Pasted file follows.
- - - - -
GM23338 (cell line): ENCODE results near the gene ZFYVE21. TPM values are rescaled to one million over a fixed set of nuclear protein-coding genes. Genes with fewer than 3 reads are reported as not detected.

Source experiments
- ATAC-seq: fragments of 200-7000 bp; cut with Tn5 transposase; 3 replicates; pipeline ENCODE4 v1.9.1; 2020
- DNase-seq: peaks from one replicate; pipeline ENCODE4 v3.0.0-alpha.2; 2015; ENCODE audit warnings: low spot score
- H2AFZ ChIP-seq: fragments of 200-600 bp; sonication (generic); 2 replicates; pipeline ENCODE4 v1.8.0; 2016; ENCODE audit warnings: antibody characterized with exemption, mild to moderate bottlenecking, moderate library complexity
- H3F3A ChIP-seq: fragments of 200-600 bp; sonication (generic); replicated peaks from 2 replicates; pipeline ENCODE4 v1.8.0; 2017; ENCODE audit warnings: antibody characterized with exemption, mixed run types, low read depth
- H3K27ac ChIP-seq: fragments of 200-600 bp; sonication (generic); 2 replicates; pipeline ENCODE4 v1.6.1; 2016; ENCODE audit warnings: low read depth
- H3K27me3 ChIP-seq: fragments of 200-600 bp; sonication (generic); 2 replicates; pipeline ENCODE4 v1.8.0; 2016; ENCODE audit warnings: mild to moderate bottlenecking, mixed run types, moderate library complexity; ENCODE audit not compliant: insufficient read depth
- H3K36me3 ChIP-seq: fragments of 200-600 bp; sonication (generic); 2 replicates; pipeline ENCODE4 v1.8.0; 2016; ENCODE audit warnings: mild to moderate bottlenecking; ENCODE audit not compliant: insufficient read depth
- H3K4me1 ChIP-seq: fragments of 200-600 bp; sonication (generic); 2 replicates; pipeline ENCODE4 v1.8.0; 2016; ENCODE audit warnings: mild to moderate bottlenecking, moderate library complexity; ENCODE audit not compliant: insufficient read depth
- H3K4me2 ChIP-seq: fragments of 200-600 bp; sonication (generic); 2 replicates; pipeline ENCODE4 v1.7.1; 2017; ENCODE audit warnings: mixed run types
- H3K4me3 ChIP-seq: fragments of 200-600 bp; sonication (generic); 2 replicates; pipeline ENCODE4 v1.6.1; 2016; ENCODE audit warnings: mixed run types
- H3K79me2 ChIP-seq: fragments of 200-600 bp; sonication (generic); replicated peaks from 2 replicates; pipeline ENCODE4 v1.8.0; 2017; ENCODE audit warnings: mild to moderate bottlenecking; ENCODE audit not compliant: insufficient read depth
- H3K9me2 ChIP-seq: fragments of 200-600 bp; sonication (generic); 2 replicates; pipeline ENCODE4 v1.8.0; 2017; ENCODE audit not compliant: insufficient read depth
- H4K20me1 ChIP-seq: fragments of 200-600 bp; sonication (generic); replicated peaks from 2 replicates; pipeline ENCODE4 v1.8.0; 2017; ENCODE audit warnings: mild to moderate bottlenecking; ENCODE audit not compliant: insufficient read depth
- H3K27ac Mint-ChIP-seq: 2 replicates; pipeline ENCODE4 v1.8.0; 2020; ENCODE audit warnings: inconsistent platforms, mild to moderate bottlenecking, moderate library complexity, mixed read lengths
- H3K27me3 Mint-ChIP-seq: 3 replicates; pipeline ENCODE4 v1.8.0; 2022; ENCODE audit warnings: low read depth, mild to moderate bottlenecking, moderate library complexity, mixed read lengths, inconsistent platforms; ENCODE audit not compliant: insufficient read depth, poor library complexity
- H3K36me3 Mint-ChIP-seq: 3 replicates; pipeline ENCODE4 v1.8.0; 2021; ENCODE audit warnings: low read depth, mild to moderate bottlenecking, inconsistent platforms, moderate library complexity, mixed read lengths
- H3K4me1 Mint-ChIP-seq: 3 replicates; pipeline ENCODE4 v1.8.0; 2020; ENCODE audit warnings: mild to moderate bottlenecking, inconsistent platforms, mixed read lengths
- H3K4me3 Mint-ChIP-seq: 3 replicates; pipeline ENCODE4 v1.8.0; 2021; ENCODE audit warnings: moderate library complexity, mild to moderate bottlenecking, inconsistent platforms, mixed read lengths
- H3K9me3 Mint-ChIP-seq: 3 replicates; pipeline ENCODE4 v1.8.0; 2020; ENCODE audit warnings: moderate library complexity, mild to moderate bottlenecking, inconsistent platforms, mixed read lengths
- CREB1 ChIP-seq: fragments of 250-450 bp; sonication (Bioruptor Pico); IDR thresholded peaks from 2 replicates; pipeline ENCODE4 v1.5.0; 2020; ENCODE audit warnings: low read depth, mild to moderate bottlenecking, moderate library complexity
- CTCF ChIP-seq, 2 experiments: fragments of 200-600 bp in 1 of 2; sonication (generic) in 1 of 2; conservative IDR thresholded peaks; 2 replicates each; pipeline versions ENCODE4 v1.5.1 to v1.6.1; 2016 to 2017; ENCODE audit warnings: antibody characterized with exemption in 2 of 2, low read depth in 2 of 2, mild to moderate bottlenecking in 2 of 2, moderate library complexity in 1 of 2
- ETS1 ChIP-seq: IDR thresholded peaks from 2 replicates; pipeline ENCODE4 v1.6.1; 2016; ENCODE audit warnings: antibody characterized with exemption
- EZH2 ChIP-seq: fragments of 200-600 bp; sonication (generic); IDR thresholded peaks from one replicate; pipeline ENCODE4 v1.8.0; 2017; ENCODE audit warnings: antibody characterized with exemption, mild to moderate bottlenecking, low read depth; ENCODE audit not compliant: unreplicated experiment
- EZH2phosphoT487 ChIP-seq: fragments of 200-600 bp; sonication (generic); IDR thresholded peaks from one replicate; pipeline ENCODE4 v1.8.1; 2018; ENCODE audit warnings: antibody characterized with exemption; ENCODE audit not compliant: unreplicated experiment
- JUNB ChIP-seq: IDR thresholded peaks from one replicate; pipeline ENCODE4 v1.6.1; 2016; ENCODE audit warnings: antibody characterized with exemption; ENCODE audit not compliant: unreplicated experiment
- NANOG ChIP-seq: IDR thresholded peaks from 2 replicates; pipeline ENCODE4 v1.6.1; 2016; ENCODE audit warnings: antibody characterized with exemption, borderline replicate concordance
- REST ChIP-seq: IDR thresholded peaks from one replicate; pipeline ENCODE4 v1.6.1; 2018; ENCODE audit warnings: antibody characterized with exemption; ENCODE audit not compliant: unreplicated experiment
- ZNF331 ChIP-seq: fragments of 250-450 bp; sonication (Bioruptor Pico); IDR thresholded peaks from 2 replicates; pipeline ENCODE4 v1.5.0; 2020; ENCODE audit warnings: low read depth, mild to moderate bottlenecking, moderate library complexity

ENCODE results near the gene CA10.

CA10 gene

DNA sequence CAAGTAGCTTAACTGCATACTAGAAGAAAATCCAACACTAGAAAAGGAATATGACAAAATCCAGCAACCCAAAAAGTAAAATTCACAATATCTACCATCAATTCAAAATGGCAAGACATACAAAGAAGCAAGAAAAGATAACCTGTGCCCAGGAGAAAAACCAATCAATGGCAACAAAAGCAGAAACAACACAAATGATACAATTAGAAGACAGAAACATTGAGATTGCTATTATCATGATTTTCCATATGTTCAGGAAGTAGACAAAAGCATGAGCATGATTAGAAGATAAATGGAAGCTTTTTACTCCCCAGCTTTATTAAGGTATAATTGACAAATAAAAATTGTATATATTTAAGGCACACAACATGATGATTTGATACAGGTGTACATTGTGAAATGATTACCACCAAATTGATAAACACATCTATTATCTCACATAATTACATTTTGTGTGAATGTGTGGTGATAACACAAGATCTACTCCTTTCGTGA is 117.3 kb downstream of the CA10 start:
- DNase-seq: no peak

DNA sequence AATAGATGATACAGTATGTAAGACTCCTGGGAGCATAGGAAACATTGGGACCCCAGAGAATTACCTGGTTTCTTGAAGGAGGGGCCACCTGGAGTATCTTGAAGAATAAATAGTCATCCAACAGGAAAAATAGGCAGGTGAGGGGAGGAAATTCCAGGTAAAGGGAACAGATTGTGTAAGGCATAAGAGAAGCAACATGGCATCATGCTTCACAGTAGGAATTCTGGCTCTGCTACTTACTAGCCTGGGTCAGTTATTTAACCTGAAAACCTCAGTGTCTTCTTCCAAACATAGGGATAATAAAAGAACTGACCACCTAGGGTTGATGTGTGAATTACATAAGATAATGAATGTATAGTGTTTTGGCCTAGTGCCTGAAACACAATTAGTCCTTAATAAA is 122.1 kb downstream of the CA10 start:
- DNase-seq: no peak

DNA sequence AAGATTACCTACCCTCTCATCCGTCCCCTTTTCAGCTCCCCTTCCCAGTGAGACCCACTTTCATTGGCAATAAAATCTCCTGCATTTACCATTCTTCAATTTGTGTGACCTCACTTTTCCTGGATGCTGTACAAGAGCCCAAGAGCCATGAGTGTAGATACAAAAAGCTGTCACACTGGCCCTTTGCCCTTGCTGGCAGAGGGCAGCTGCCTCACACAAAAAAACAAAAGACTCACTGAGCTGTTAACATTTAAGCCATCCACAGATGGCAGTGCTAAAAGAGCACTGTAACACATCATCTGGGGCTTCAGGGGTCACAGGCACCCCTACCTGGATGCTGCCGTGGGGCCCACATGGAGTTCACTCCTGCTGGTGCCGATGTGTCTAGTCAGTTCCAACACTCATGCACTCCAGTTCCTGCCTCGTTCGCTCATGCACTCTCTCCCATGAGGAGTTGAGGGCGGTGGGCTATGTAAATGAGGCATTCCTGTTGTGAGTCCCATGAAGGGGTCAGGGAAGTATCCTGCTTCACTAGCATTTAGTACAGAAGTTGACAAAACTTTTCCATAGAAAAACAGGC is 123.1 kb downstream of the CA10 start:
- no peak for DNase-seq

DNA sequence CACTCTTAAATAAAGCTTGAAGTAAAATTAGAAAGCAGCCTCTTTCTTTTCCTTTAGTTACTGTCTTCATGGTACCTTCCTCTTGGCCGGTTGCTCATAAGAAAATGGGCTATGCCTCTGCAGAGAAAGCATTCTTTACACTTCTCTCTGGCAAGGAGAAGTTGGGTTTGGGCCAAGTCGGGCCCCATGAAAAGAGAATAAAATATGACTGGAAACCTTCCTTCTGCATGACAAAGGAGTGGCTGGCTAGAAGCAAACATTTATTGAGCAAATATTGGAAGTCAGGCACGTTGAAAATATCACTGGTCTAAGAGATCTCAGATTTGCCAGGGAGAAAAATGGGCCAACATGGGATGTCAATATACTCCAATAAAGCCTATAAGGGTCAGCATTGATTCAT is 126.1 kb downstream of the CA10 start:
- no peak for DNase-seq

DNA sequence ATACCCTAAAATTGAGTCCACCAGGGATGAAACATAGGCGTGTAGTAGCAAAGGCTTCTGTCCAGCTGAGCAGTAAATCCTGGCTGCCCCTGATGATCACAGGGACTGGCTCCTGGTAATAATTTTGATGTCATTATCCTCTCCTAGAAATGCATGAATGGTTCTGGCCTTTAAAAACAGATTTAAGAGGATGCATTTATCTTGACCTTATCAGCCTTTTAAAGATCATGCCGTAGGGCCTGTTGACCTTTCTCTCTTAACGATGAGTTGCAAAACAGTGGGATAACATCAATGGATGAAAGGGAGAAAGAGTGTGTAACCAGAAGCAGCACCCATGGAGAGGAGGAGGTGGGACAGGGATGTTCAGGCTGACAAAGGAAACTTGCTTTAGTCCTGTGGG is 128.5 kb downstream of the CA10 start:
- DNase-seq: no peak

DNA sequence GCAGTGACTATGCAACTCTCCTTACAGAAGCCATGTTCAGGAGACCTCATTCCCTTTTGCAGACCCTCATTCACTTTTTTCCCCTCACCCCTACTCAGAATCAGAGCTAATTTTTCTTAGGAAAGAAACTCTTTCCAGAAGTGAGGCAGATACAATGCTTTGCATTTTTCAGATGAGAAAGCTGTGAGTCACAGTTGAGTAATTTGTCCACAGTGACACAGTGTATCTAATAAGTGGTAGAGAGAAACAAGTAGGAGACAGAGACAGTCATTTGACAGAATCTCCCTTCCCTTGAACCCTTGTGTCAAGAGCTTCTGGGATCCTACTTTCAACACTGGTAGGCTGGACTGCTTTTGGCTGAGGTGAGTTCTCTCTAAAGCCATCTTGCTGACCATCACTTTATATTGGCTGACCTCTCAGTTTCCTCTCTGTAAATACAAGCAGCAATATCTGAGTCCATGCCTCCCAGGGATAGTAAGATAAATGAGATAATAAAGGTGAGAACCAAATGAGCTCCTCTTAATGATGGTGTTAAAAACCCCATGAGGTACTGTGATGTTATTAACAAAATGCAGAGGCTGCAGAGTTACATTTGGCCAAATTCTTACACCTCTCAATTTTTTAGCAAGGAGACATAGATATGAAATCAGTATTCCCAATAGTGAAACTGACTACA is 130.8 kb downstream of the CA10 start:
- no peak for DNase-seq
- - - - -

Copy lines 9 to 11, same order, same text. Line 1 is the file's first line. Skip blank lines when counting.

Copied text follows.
- H3K36me3 ChIP-seq: fragments of 200-600 bp; sonication (generic); 2 replicates; pipeline ENCODE4 v1.8.0; 2016; ENCODE audit warnings: mild to moderate bottlenecking; ENCODE audit not compliant: insufficient read depth
- H3K4me1 ChIP-seq: fragments of 200-600 bp; sonication (generic); 2 replicates; pipeline ENCODE4 v1.8.0; 2016; ENCODE audit warnings: mild to moderate bottlenecking, moderate library complexity; ENCODE audit not compliant: insufficient read depth
- H3K4me2 ChIP-seq: fragments of 200-600 bp; sonication (generic); 2 replicates; pipeline ENCODE4 v1.7.1; 2017; ENCODE audit warnings: mixed run types